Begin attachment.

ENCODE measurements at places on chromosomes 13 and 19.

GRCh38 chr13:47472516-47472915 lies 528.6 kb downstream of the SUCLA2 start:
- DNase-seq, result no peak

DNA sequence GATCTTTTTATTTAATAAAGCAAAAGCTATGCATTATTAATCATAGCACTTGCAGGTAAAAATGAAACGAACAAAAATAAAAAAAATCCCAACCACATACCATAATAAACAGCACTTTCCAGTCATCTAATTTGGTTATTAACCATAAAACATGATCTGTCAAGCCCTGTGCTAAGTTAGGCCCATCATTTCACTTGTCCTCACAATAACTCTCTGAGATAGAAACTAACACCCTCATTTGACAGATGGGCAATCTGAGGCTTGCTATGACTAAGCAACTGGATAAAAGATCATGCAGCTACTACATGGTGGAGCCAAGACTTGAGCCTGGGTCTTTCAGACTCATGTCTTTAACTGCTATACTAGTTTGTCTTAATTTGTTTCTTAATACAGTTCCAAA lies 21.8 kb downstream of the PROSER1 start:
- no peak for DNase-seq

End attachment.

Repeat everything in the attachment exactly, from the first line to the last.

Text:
ENCODE measurements at places on chromosomes 13 and 19.

GRCh38 chr13:47472516-47472915 lies 528.6 kb downstream of the SUCLA2 start:
- DNase-seq, result no peak

DNA sequence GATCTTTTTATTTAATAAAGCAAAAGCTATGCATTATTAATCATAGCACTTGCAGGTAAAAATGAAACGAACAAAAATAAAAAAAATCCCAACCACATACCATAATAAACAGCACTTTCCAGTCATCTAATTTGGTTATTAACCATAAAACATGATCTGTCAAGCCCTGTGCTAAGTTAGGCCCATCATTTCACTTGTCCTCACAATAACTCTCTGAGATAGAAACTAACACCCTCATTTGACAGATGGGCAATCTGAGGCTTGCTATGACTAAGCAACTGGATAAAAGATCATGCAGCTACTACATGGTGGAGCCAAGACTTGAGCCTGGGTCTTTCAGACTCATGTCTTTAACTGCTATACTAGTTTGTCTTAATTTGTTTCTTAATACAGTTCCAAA lies 21.8 kb downstream of the PROSER1 start:
- no peak for DNase-seq